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On Excusing Evil
Israel - Middle East
Friday, April 26, 2013
Alf Cengia

I'm ashamed to admit that I've been living in my current house for over two years and have only recently visited the local Jewish Museum. Worse, I had driven past it hundreds of times. It's kind of ironic given the nature of my weekly Omega Letter brief.

The museum's official name is: Maltz Museum of Jewish Heritage - The Museum of Diversity & Tolerance.

I'm not a major fan of the words "diversity" and "tolerance. It's not because I think minority groups always need to change and conform to the majority or that they shouldn't have a voice. I just think the word has become a capricious weapon for activism. "Tolerance" is one of those expedient words which have been adopted to carry charge-filled slogans. My issue with these terms is that they are often used to justify evil.

But I think I get the message the Museum intended to convey.

There were the inevitable stark black and white photos of naked, horrifically emaciated corpses piled on top of each other. I found it somewhat easier looking at the picture as a large entity, rather than focusing in on any particular person. To focus on a person would demand looking into the eyes and face of someone who once had a family, and life and hope; a person who was once a little child, but had lost that life in that horror known as The Holocaust.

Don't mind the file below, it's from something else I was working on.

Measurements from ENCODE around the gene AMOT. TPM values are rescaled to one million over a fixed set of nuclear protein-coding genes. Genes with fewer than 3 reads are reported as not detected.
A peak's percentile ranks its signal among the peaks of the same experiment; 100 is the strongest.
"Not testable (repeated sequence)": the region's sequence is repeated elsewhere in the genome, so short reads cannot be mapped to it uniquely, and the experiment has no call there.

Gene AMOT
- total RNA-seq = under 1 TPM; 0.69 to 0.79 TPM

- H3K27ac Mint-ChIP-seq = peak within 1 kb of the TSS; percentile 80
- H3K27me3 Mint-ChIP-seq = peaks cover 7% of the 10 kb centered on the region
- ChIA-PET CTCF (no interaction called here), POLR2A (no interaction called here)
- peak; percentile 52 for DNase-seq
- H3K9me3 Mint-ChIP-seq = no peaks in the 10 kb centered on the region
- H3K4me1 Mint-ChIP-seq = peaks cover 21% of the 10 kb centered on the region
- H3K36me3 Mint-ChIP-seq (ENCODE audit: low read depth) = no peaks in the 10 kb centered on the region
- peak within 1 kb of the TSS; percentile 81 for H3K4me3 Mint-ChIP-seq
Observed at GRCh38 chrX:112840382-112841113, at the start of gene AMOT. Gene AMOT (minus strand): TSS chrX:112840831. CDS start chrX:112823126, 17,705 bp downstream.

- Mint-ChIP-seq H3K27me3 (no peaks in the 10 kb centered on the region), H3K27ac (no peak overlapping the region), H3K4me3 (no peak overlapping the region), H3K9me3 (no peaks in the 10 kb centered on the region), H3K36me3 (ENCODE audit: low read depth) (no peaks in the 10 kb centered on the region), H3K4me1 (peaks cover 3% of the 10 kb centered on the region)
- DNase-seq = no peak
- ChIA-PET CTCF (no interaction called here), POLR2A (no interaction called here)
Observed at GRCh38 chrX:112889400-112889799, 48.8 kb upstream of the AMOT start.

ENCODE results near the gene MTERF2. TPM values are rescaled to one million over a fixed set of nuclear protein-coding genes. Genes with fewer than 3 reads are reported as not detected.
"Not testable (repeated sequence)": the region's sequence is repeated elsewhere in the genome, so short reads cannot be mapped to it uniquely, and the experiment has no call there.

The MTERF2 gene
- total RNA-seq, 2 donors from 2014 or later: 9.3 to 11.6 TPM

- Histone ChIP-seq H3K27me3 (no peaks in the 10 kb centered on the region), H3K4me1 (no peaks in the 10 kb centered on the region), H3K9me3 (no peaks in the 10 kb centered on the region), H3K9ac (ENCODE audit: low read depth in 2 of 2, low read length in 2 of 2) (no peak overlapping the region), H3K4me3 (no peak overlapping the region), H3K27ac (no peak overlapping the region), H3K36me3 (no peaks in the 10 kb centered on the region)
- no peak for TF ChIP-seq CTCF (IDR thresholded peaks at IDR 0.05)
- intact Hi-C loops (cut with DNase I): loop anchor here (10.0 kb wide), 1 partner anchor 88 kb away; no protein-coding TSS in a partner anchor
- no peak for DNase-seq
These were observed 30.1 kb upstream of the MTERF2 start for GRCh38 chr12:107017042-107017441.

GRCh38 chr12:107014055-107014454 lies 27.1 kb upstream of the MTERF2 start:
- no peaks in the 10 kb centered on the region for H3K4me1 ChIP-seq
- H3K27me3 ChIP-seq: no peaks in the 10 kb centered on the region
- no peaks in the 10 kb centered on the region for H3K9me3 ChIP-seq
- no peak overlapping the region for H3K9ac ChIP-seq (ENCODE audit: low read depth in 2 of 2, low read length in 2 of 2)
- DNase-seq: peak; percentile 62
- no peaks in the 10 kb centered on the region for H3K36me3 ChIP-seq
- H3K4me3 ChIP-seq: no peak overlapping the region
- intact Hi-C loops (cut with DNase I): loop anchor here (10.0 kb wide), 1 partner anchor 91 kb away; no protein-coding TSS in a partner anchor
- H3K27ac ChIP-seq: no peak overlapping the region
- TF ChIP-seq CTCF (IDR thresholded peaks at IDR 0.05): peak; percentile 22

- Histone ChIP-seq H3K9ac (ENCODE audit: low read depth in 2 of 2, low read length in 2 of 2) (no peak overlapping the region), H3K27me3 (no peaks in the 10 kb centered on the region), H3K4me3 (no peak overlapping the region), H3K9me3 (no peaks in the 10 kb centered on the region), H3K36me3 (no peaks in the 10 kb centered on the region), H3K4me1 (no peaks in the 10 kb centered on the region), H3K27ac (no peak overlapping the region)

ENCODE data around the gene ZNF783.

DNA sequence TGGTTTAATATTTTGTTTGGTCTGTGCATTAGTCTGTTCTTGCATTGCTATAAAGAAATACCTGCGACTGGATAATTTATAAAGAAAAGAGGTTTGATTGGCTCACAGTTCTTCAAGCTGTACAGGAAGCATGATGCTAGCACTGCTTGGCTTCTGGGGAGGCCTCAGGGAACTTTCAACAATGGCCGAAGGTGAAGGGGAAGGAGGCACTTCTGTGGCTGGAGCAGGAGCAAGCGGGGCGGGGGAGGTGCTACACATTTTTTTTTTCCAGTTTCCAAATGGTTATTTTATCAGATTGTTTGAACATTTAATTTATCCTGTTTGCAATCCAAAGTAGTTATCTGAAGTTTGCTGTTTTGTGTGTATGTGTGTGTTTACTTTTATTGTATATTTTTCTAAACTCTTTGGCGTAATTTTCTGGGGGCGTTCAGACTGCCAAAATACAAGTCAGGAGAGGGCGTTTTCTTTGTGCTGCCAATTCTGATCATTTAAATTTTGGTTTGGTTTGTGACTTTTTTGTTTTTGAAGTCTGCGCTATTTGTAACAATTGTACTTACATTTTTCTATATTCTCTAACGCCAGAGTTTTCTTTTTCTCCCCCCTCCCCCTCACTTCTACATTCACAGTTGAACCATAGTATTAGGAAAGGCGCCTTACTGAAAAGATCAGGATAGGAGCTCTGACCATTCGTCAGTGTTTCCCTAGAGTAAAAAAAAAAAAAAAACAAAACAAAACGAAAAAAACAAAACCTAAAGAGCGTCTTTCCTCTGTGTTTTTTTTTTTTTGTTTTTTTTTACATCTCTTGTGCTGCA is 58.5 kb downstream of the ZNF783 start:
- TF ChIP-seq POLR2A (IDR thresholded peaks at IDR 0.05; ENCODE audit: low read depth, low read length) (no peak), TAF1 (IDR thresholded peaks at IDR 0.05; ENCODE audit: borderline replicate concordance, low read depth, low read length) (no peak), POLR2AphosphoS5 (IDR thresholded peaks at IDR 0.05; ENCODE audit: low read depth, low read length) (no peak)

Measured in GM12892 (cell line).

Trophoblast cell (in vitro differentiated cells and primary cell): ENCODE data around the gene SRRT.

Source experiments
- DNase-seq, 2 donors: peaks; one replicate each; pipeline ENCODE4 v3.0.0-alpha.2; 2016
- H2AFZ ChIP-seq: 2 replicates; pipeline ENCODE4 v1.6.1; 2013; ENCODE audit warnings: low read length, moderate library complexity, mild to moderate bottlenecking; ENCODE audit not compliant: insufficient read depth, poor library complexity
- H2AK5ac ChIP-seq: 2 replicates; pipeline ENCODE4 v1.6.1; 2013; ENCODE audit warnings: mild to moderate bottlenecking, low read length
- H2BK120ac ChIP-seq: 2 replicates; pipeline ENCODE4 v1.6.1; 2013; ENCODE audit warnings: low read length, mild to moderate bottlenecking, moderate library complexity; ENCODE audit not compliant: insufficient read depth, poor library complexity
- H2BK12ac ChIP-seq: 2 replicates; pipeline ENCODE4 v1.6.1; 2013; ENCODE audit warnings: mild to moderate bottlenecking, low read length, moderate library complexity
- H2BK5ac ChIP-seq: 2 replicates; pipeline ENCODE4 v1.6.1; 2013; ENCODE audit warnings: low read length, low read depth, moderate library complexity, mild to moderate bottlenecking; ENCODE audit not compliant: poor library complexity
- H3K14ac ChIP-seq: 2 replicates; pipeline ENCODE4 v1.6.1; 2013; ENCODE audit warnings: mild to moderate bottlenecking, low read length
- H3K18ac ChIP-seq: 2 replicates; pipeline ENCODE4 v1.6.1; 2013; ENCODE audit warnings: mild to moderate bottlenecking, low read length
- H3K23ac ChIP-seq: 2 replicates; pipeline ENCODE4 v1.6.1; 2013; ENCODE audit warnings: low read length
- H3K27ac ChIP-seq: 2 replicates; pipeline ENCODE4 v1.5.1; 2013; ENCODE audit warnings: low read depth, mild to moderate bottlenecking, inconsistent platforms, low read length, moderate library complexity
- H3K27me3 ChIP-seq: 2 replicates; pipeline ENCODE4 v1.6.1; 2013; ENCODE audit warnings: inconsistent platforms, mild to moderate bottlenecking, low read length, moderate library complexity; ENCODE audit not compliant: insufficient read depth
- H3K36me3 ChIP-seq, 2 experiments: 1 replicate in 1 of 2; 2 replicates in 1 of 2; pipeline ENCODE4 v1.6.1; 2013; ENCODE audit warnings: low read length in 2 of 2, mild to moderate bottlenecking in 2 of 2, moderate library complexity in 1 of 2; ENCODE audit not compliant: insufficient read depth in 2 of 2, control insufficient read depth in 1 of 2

Yet even when I managed to force myself away from those dead blank eyes; there were audio accounts from survivors. One man's story particularly affected me. He lost everyone and, ultimately, his faith in God. His account began somberly and ended in tears. After all those years the anguish was still there. I couldn't help but wonder how well I might have articulated a Christian response. I just wanted to hug the guy.

I was particularly touched by Ellie Kulka's final letter to her husband as she faced her imminent death:

"On this, the last night of my life, I bid you farewell. Our days of happiness were short-lived, but beautiful. At this moment I am remembering our love, from its beautiful beginning until its cruel end. You were the love of my life, and I would willingly have sacrificed everything to save you."

Children in the Middle EastYet amidst all that horror and grief I saw hope and tolerance beautifully portrayed by a photo of two Israeli and Palestinian children with their arms slung around each other. There were even sections dedicated to modern Jews who had contributed to society in some significant way.

On the one hand the museum wants the world to remember the horrors of the Holocaust, but at the same time it seeks to promote forgiveness and peace. That attitude may, in part, explain some dynamics driving the liberal secular Jew who doesn't always support modern Israel. They don't want to attract the sort of attention that may lead to another Holocaust.

In contrast to that, peace and forgiveness have no room in expressions of Islamic extremism. Even worse, the world bends over backwards to lend it a sympathetic ear.